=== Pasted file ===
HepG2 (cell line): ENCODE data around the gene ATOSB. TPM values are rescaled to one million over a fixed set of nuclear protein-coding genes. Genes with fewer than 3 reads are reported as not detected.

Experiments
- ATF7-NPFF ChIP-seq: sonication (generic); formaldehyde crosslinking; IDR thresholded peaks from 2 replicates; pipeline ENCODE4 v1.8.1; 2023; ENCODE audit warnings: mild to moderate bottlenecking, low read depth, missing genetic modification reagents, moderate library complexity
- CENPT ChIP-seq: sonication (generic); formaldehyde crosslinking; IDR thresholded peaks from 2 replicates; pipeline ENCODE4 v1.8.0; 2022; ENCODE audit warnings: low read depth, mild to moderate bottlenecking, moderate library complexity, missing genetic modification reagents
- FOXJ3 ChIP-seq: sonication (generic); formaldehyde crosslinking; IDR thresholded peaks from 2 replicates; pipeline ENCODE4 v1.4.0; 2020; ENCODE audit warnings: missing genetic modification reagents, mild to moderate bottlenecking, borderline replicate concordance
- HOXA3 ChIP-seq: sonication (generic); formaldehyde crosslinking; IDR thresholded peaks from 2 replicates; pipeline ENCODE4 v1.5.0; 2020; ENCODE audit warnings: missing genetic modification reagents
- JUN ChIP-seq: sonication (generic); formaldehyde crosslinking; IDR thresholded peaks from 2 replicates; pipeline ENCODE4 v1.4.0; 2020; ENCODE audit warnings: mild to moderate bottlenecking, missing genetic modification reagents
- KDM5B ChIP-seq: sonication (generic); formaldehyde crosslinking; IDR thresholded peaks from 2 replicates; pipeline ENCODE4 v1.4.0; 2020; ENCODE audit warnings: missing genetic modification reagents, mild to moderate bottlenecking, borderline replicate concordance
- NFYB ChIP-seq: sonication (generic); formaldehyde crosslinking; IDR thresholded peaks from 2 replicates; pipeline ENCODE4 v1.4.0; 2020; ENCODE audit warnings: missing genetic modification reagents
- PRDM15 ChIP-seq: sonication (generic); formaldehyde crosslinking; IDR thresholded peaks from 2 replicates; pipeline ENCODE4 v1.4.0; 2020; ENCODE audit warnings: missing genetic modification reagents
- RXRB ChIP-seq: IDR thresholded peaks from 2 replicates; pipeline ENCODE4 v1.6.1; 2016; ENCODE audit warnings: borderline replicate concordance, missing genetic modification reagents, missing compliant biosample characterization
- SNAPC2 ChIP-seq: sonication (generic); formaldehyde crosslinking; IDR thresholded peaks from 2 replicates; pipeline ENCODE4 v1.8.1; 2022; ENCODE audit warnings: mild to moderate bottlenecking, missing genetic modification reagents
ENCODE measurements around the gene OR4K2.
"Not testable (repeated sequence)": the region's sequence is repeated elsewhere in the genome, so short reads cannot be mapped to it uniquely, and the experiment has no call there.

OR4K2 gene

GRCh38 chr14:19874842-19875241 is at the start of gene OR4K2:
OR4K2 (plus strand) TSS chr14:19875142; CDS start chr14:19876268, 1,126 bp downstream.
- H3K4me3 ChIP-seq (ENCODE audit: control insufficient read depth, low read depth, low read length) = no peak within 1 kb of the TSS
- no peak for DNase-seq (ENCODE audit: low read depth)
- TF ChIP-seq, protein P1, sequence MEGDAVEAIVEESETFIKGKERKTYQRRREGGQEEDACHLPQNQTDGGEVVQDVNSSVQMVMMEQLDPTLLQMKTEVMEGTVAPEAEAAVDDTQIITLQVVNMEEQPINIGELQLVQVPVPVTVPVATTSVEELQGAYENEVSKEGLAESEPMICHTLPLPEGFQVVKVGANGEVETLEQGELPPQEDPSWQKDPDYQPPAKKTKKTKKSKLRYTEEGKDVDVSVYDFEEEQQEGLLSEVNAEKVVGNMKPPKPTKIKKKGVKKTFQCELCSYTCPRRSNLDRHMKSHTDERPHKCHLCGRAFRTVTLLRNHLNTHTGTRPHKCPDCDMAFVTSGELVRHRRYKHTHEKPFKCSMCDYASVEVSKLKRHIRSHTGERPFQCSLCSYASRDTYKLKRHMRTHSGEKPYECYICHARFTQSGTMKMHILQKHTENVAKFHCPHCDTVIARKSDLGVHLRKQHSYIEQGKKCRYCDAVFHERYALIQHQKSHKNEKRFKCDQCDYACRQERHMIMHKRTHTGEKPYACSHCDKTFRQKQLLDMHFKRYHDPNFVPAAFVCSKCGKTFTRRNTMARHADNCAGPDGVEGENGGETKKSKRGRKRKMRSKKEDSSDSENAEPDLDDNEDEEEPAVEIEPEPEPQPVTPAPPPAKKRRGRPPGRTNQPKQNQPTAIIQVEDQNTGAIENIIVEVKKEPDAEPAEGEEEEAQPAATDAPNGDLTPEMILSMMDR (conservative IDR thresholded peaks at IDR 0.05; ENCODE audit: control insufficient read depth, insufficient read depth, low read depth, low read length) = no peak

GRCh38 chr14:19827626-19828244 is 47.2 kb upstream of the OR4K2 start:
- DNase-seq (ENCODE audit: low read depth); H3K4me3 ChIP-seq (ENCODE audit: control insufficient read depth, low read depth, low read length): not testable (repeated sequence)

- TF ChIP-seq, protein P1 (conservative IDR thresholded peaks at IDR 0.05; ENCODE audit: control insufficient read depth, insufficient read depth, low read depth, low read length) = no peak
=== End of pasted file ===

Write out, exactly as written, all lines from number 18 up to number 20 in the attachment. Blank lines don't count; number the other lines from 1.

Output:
- H3K4me3 ChIP-seq (ENCODE audit: control insufficient read depth, low read depth, low read length) = no peak within 1 kb of the TSS
- no peak for DNase-seq (ENCODE audit: low read depth)
- TF ChIP-seq, protein P1, sequence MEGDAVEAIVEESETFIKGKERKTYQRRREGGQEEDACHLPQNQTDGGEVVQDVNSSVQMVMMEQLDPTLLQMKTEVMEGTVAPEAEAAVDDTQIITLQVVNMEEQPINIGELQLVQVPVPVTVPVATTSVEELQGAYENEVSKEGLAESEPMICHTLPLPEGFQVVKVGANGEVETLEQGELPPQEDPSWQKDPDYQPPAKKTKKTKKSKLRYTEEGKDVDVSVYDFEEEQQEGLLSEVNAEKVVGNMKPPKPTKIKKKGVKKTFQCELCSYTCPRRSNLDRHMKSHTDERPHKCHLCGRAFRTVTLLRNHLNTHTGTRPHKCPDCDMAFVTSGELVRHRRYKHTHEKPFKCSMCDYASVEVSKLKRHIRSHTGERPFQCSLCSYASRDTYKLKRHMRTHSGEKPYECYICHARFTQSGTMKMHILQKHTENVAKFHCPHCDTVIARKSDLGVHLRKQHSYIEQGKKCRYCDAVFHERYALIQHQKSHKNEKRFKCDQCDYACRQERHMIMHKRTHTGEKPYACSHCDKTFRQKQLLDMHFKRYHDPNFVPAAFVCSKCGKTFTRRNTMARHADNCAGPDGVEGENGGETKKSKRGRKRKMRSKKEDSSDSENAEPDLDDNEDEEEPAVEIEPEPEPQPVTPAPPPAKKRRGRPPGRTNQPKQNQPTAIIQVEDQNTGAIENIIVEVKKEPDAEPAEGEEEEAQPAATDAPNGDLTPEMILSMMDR (conservative IDR thresholded peaks at IDR 0.05; ENCODE audit: control insufficient read depth, insufficient read depth, low read depth, low read length) = no peak